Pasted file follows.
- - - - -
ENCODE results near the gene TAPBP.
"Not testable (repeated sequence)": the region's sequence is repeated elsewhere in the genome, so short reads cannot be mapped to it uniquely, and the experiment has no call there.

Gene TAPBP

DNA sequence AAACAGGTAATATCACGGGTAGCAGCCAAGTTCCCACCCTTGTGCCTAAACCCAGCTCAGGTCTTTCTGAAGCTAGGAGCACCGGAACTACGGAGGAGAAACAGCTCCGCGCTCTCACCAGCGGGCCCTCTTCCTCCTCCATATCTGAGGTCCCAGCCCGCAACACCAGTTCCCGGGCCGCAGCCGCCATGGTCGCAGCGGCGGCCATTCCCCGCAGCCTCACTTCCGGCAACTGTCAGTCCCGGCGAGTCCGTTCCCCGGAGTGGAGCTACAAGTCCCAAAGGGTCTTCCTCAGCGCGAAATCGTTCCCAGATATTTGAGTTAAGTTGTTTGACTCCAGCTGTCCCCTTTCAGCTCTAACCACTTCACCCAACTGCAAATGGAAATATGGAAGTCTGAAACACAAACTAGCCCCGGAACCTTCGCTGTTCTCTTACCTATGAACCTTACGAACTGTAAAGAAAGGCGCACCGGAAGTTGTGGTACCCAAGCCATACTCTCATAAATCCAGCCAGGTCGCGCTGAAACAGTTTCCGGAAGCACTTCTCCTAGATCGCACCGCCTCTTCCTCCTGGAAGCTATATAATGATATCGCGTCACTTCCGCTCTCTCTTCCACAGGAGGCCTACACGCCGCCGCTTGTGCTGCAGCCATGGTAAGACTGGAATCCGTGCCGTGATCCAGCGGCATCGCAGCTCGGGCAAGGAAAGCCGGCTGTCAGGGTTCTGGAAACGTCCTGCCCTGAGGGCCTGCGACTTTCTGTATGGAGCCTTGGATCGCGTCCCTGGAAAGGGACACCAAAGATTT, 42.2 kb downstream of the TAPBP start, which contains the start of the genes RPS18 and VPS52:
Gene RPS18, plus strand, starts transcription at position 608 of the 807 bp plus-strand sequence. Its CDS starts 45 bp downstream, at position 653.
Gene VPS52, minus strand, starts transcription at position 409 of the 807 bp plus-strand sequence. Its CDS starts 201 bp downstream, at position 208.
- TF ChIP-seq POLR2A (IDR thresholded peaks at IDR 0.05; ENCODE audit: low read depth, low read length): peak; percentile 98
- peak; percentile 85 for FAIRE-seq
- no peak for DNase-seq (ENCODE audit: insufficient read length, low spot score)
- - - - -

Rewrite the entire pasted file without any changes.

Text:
ENCODE results near the gene TAPBP.
"Not testable (repeated sequence)": the region's sequence is repeated elsewhere in the genome, so short reads cannot be mapped to it uniquely, and the experiment has no call there.

Gene TAPBP

DNA sequence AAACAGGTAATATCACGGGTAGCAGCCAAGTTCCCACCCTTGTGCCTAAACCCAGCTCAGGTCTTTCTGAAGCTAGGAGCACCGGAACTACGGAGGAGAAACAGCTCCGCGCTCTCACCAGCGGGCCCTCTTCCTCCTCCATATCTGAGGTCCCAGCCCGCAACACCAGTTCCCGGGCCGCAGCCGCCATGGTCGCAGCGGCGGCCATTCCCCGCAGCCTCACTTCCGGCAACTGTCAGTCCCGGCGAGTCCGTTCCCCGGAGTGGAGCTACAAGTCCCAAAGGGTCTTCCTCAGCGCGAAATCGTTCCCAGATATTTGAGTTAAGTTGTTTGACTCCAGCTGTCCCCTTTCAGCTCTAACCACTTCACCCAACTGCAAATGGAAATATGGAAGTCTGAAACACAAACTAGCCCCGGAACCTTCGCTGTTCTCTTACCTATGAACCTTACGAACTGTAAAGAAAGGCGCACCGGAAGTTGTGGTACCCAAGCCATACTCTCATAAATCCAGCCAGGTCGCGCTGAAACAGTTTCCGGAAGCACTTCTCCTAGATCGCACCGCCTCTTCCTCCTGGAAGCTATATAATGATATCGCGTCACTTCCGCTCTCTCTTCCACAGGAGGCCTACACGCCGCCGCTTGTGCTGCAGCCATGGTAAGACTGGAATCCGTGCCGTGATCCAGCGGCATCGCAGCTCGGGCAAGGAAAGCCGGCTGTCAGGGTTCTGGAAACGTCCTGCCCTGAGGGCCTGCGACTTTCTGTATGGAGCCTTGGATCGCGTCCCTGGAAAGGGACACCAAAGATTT, 42.2 kb downstream of the TAPBP start, which contains the start of the genes RPS18 and VPS52:
Gene RPS18, plus strand, starts transcription at position 608 of the 807 bp plus-strand sequence. Its CDS starts 45 bp downstream, at position 653.
Gene VPS52, minus strand, starts transcription at position 409 of the 807 bp plus-strand sequence. Its CDS starts 201 bp downstream, at position 208.
- TF ChIP-seq POLR2A (IDR thresholded peaks at IDR 0.05; ENCODE audit: low read depth, low read length): peak; percentile 98
- peak; percentile 85 for FAIRE-seq
- no peak for DNase-seq (ENCODE audit: insufficient read length, low spot score)